Reading to your baby is one of the best things you can ever do for your child. Although you may feel silly doing it because you don’t think they’re paying attention or understanding exactly what you are saying, you are in fact encouraging early brain development and helping to develop language and pre-literacy skills. With around three quarters of human brain development occurring before three years of age, being read to from as early possible helps to lay the foundations children need to learn how to read, write and perform well in the classroom.
I started reading to my eldest child Alisha daily from around the time she was three months old. As time went on, we both came to love snuggling up and having that one-on-one time with together each day. I maintained reading as part of our routine because of this bonding element, not because of some underlying ambition I could nurture a baby genius. At best I was hoping Alisha would develop a love of learning.
To my astonishment, Alisha starting talking at 10 months of age. By 15 months of age, Alisha had a vocabulary of around 50 words and could easily follow two-step instructions. At 18 months of age, she now has a vocabulary of well over 100 words and is joining words together to make short phrases of 2 to 4 words – all skills which are not generally expected until age two and beyond. Nowadays, after we’ve tucked her in, every night she sneaks out of bed to pull a bunch of books off her shelf and we can hear her flicking through them and babbling to herself.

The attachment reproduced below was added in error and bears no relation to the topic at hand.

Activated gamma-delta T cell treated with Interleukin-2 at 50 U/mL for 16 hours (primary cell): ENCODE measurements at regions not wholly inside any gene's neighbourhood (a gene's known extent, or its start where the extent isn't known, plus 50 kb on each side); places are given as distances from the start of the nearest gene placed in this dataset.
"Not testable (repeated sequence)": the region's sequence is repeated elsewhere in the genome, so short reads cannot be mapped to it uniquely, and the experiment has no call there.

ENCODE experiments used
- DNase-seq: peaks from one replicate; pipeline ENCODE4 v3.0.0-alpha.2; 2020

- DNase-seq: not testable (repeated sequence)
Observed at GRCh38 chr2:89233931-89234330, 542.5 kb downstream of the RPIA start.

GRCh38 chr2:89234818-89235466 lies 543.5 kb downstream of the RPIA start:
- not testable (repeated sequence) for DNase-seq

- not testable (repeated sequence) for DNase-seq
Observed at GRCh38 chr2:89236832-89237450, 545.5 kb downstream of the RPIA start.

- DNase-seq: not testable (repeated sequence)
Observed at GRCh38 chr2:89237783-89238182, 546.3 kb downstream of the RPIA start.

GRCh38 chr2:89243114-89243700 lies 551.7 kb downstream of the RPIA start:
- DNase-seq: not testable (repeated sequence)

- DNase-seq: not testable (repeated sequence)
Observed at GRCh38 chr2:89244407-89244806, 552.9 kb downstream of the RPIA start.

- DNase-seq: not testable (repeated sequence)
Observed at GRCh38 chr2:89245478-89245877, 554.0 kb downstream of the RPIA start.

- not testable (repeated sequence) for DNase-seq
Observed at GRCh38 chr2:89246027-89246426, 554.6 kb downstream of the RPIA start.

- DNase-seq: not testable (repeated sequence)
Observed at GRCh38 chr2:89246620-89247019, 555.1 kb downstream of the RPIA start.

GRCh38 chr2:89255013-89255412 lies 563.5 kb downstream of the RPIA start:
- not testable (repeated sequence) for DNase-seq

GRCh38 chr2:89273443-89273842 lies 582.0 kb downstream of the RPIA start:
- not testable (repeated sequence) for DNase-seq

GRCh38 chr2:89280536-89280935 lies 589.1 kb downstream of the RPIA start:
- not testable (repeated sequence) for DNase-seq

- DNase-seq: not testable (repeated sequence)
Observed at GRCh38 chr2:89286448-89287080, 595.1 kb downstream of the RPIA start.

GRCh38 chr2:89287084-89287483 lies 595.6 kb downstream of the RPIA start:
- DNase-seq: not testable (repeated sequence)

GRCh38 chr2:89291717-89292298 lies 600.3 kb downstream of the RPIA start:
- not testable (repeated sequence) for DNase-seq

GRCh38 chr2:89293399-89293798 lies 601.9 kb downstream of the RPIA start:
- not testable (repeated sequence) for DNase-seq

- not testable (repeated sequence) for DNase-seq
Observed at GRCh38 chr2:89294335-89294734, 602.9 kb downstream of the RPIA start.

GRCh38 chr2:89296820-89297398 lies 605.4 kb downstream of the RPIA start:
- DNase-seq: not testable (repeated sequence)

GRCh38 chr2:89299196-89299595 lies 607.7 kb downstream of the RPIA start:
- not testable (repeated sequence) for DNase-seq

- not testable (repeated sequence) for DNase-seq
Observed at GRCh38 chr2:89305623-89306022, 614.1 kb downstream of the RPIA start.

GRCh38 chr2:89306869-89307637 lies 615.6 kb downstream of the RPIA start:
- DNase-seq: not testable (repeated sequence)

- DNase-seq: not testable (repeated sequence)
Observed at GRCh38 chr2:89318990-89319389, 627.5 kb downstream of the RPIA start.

Four-month-old baby Sara also now joins in with daily story time. Sara loves listening to my voice and watching my face as I read aloud as well as looking at the pictures. Alisha even stops me during the story to point things out in the pictures to Sara, which is really sweet to see.
If you want to start sharing books with your little one, I suggest you start with board books because they are more durable and it’s easier for little fingers to turn the pages. Babies also love books that are interactive such as those with touch and feel elements or flip-flaps.
I don’t think children can ever have too many books. As a mum of two, here are my top five baby book selections:
- Dear Zoo by Rod Campbell
- Where’s Spot? by Eric Hill
- Where is the Green Sheep? by Mem Fox
- The Very Hungry Caterpillar by Eric Carle
- Itsy Bitsy Babies by Margaret Wild and Jan Ornerod
Nurturing your parent-child bond, encouraging speech development and giving your child a head start in their education: who would’ve thought books were so powerful?